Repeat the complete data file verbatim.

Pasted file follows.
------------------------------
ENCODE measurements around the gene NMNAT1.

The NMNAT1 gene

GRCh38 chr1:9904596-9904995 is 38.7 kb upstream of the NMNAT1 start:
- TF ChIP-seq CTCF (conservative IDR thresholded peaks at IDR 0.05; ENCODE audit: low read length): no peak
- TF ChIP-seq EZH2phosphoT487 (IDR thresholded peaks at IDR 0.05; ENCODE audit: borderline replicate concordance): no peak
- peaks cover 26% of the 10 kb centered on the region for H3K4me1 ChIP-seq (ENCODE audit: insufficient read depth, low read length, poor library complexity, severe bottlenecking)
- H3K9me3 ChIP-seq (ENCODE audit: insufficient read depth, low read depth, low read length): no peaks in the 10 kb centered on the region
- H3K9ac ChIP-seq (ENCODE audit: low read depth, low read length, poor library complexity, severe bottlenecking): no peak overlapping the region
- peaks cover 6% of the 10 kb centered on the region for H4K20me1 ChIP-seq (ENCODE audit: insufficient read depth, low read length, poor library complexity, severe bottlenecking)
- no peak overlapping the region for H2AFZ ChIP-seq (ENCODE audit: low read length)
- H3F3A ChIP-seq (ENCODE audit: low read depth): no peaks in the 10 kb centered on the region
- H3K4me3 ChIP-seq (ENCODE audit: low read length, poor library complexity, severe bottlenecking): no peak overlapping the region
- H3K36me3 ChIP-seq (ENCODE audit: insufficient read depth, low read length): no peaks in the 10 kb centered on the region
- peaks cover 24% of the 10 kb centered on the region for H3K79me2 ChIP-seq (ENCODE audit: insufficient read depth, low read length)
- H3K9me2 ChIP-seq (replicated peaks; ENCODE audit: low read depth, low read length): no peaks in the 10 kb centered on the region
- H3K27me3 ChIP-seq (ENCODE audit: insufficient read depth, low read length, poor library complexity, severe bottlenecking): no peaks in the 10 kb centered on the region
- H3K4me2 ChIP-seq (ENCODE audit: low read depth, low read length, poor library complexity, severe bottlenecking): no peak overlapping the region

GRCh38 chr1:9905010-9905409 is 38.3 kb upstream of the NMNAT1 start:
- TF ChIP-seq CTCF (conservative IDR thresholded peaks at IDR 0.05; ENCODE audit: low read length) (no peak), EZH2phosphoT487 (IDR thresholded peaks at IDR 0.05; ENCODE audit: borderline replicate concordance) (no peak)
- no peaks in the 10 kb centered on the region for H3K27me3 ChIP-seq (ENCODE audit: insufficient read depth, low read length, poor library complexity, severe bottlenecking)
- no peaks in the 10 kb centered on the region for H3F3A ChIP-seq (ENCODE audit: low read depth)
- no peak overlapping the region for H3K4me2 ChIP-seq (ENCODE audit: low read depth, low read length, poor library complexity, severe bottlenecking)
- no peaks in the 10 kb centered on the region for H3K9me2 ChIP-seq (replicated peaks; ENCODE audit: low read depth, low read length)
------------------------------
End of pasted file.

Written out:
ENCODE measurements around the gene NMNAT1.

The NMNAT1 gene

GRCh38 chr1:9904596-9904995 is 38.7 kb upstream of the NMNAT1 start:
- TF ChIP-seq CTCF (conservative IDR thresholded peaks at IDR 0.05; ENCODE audit: low read length): no peak
- TF ChIP-seq EZH2phosphoT487 (IDR thresholded peaks at IDR 0.05; ENCODE audit: borderline replicate concordance): no peak
- peaks cover 26% of the 10 kb centered on the region for H3K4me1 ChIP-seq (ENCODE audit: insufficient read depth, low read length, poor library complexity, severe bottlenecking)
- H3K9me3 ChIP-seq (ENCODE audit: insufficient read depth, low read depth, low read length): no peaks in the 10 kb centered on the region
- H3K9ac ChIP-seq (ENCODE audit: low read depth, low read length, poor library complexity, severe bottlenecking): no peak overlapping the region
- peaks cover 6% of the 10 kb centered on the region for H4K20me1 ChIP-seq (ENCODE audit: insufficient read depth, low read length, poor library complexity, severe bottlenecking)
- no peak overlapping the region for H2AFZ ChIP-seq (ENCODE audit: low read length)
- H3F3A ChIP-seq (ENCODE audit: low read depth): no peaks in the 10 kb centered on the region
- H3K4me3 ChIP-seq (ENCODE audit: low read length, poor library complexity, severe bottlenecking): no peak overlapping the region
- H3K36me3 ChIP-seq (ENCODE audit: insufficient read depth, low read length): no peaks in the 10 kb centered on the region
- peaks cover 24% of the 10 kb centered on the region for H3K79me2 ChIP-seq (ENCODE audit: insufficient read depth, low read length)
- H3K9me2 ChIP-seq (replicated peaks; ENCODE audit: low read depth, low read length): no peaks in the 10 kb centered on the region
- H3K27me3 ChIP-seq (ENCODE audit: insufficient read depth, low read length, poor library complexity, severe bottlenecking): no peaks in the 10 kb centered on the region
- H3K4me2 ChIP-seq (ENCODE audit: low read depth, low read length, poor library complexity, severe bottlenecking): no peak overlapping the region

GRCh38 chr1:9905010-9905409 is 38.3 kb upstream of the NMNAT1 start:
- TF ChIP-seq CTCF (conservative IDR thresholded peaks at IDR 0.05; ENCODE audit: low read length) (no peak), EZH2phosphoT487 (IDR thresholded peaks at IDR 0.05; ENCODE audit: borderline replicate concordance) (no peak)
- no peaks in the 10 kb centered on the region for H3K27me3 ChIP-seq (ENCODE audit: insufficient read depth, low read length, poor library complexity, severe bottlenecking)
- no peaks in the 10 kb centered on the region for H3F3A ChIP-seq (ENCODE audit: low read depth)
- no peak overlapping the region for H3K4me2 ChIP-seq (ENCODE audit: low read depth, low read length, poor library complexity, severe bottlenecking)
- no peaks in the 10 kb centered on the region for H3K9me2 ChIP-seq (replicated peaks; ENCODE audit: low read depth, low read length)